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MATCH REPORT

Posted on 22 April 2006  - 12:00

Robbie Keane's goal gave us a derby lead as we kept our destiny in our own hands in what resulted in a 1-1 draw at Highbury.

Robbie Keane's goal gave us a derby lead as we kept our destiny in our own hands in what resulted in a 1-1 draw at Highbury.

It was a second 1-1 of the season between the teams but so well did the team play for 70-odd minutes, there will be a couple of 'what ifs' in the minds of players and supporters. Arsenal responded strongly to Keane's opener and piled forward before substitute Thierry Henry levelled the match, but the simple maths are now six points from two games will ensure fourth position.

There were enforced changes in the starting XI, with Jermaine Jenas absent with slight stress fracture of the shin, along with the longer-term problems suffered by Ledley King and Mido. There was a return for Anthony Gardner with Calum Davenport on the missing list with a calf strain.

There was a fair degree of surprise around us from supporters near our vantage point that Arsene Wenger opted to leave Thierry Henry on the bench alongside Cesc Fabregas.

The weather forecasts promised us a summer's day and the prediction was an accurate one as Highbury was bathed in sunshine for the final North London coming together at the old ground - the new one being clearly visable through the gap to the left of the Tottenham supporters in the Clock End.

The first ten minutes was both scrappy and uneventful as the teams struggled to put down a marker in the contest. The opening gambit on our part came some 13 minutes in when Lee Young-Pyo got to the line and dispatched a cross that Teemu Tainio - operating in the centre of midfield - nodded goalwards but was quite easily dealt with by Jens Lehmann. Robin van Persie's whipped free-kick at other end was connected with by the head of Gilberto and the ball flashed across the six yard box with no further damage being applied.

Aaron Lennon and Robbie Keane combined to nearly profitable effect when the skipper for the day played the ball into the feet of the nippy winger who foxed his marker Philippe Senderos and worked a shooting angle. His low shot being dragged across goal with no-one in an advanced enough position for a free pop on goal.

Another Lennon break left Senderos marking thin air, this time Jermain Defoe taking over and opting to shoot for goal when Edgar Davids was in space and unmarked to his left. Michael Carrick then chipped the ball forward and Defoe found himself with a second or two to spare in front of goal. This time Lehmann stood firm and parried away from goal.

The danger was the swift breaks and one came just before the 30-minute point when Van Persie evaded Michael Dawson and shot in low. Paul Robinson was more than equal to the task.

The home crowd were becoming more and more agitated as our boys were dictating the momentum of the game and zipping the ball around on what looked like a fine surface. Arsenal were almost being forced to play like the away team for most of the first half as our midfield switched from compact to expansive given the demands of the moment.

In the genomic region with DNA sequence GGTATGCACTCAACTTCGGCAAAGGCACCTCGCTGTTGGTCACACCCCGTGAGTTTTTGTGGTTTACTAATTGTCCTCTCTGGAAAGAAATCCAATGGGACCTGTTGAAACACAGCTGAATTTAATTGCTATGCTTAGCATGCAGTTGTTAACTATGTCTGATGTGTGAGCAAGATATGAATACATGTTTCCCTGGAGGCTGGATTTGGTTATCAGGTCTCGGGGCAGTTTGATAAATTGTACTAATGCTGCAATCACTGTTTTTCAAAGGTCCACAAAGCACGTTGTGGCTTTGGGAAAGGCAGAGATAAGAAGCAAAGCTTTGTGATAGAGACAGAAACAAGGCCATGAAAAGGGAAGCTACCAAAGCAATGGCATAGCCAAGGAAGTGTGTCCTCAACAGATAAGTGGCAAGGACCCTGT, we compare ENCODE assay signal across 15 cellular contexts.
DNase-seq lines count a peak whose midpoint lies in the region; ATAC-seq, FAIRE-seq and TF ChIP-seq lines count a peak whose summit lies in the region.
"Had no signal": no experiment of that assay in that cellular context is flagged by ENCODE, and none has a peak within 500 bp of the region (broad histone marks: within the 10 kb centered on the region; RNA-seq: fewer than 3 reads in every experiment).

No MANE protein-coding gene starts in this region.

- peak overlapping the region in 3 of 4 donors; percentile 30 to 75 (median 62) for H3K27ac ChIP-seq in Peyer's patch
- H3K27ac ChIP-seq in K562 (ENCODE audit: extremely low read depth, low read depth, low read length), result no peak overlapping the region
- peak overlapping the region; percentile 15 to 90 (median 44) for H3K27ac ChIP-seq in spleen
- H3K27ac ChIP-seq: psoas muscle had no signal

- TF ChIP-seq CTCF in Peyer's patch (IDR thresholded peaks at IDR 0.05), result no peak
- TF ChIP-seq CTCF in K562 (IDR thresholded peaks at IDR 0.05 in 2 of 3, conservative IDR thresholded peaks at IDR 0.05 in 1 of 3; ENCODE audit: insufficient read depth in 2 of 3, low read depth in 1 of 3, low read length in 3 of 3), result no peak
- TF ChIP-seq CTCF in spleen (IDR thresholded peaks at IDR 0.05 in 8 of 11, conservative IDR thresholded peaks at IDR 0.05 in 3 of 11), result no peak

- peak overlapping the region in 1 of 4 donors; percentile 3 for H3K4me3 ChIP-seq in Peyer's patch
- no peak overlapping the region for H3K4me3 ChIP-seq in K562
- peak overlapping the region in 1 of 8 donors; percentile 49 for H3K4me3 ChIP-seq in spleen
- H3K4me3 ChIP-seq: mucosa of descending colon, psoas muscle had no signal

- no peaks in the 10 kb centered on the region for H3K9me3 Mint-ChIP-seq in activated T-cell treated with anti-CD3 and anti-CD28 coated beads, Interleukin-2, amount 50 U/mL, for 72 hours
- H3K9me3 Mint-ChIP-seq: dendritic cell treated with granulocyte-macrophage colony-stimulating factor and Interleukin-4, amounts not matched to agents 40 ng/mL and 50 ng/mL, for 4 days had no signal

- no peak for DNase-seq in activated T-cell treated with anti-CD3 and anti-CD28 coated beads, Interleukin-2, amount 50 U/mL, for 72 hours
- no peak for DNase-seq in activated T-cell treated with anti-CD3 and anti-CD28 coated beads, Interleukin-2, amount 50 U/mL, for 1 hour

A low corner from Defoe led to another shooting chance for Tainio six minutes before the break, seconds before which, Carrick embarked on a Ricky Villa-style mazy run into the area - beating all around him before being forced slightly wide by Lehmann and shooting into the side netting.

Arsenal were again mounting a rearguard action in the first ten minutes after the interval with some sublime approach play by the boys not quite matched by the final ball. There was, however, a major scare at the other end when Gilberto picked the lock for Van Persie to shoot - an effort across goal that Robinson did well to divert away from danger.

The crowd were then lifted by the sight of Henry peeling off his training top and preparing to make his entrance - but they would have to get the ball first, something that was proving problematic on the day.

Another chance came and went when Lee crossed for Lennon to volley just wide, before Henry was joined by Fabregas in rising from the bench with 28 minutes remaining.

Carrick, who was simply the best player on the pitch, threaded another ball through that was just a touch too strong for Keane to latch onto.

Then came the big moment with 24 minutes left, Davids made the most of the space when two Arsenal players were grounded and dashed down the left of the area before squaring for the on-rushing Keane to knock home at the far post.

Home reaction was furious, but both players were soon back on their feet. And we were a goal up.

Henry got the better of Lee a few minutes later and pinged the ball back into the path of Jose Reyes, who tested Robbo's reactions. The team proceeded to retreat into a deeper formation, which could may well have frustrated the team in claret and the natives, but made it a tough period of clock watching for the rest of us.

The tired Lennon was replaced by Danny Murphy on 77 minutes as we came under real pressure for the first time in the game. That pressure was made to tell six minutes from the end when Adebayor picked out the run of Henry and the Frenchman applied a crisp finish.

To make matters worse, Davids was then sent off a second bookable offence after chopping down Eboue. We were faced with four or five minutes with ten men against a team with a head of steam, but the resisted the onslaught and made their point.